The folks at PoliticalHumor.com devised a quiz to pinpoint your political Id. Could you be a closet Republican voting as a Democrat? Or are you a true-blue Democrat? Is there a chance you're a Democrat in Republican clothing? Or are you a red-blooded Republican? Take the quiz and find out!
the People, recognize that we have responsibilities as well as rights; that
our destinies are bound together; that a freedom which only asks what's in
it for me, a freedom without a commitment to others, a freedom without love
or charity or duty or patriotism, is unworthy of our founding ideals, and
those who died in their defense."
"The President is merely
the most important among a large number of public servants. He
should be supported or opposed exactly to the degree which is
warranted by his good conduct or bad conduct, his efficiency or
inefficiency in rendering loyal, able, and disinterested service to
the Nation as a whole. Therefore it is absolutely necessary that
there should be full liberty to tell the truth about his acts, and
this means that it is exactly necessary to blame him when he does
wrong as to praise him when he does right. Any other attitude in an
American citizen is both base and servile. To announce that there
must be no criticism of the President, or that we are to stand by
the President, right or wrong, is not only unpatriotic and servile,
but is morally treasonable to the American public. Nothing but the
truth should be spoken about him or any one else. But it is even
more important to tell the truth, pleasant or unpleasant, about him
than about any one else."
year ago, my approval rating was in the 30s, my nominee for
the Supreme Court had just withdrawn, and my Vice President
had shot someone. Ahhh, those were the good old days."
"The president is
really sorry he couldn't be here tonight. ... His book club is meeting."
have had other offers. But, frankly, Jay, when you refuse to
do nude scenes, it really cuts down on the opportunities.
... I just want to clarify. I have no plans to do a nude
scene. I have no intention to do a nude scene. I don't
expect to do a nude scene. But I haven't made a Shermanesque
statement about it."
"A president's hardest task is not to do what is right, but to know what is right." - Lyndon Johnson
By the end of George
Washington's first term, and much to his dismay, two political parties were
emerging from the one. He retired at the end of his second term worn
weary from politics, and in his Farwell Address, he urged his countrymen to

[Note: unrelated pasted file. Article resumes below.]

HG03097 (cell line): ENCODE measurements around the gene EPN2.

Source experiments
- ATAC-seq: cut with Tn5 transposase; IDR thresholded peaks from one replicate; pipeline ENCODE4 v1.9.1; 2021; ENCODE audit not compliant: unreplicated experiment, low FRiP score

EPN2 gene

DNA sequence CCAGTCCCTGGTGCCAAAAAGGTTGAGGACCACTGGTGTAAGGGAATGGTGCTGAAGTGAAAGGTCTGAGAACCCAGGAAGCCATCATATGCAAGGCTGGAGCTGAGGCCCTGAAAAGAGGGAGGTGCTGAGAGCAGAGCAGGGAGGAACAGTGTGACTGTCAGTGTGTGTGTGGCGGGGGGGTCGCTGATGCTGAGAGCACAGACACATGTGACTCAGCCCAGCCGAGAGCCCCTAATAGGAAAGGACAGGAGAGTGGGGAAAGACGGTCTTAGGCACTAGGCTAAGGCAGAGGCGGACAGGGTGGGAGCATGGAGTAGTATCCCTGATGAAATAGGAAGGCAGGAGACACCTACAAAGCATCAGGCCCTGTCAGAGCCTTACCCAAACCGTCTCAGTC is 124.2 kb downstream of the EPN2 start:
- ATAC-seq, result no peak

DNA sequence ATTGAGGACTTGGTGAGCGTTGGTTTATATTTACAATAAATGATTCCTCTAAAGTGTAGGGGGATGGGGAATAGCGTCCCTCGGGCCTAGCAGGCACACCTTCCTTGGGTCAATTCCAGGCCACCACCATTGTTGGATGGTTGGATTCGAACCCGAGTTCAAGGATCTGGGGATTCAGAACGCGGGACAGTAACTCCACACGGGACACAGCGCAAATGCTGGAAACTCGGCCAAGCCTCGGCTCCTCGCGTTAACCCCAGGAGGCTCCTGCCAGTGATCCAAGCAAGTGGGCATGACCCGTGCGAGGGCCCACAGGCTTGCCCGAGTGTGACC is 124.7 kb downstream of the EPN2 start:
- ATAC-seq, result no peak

'forswear excessive party
spirit and geographical distinctions.'
Two hundred and ten years later, and Washington's fears have been realized. Although the two prominent parties, Democratic and Republican, seem to agree more often than disagree on core issues, the parties are very clearly divided on sensitive issues, such as abortion, gay and minority rights, and the mingling of religion and politics.
Theodore Roosevelt was quoted as saying "There are good men and bad men of all nationalities, creeds and colors; and if this world of ours is ever to become what we hope some day it may become, it must be by the general recognition that the man's heart and soul, the man's worth and actions, determine his standing."
Many of us have admired a President's successes, believing we would have done the same if we were in their shoes, and many of us have been disappointed by a President's failures, knowing we would have done better if given the opportunity. It takes a strong and courageous individual to run for the office of President. But just what is that elusive trait that one must possess to actually become President? And do the presidential candidates of 2008 have what it takes? George Washington's sound advice? "I hope I shall possess firmness and virtue enough to maintain what I consider the most enviable of all titles, the character of an honest man."
We thank the above official candidates and the following resources:
This is a bi-partisan website. Views expressed are not necessarily those of the creators or sponsors and are subject to revision at anytime.
Individuals wanting to link to this site may do so by requesting a reciprocal link exchange via email@example.com.
Please e-mail comments, questions, or suggestions to firstname.lastname@example.org.
This site sponsored by
www.HomeCheck.com and OnlineInsurance.com.
COPYRIGHT © 2015 IowaCaucuses.info
This site produced and powered by parent company enlighten technologies, inc.™.
COPYRIGHT ©1994 - 2015 enlighten technologies incorporated™
Directory Add A Site
Take A Survey
Script provided by: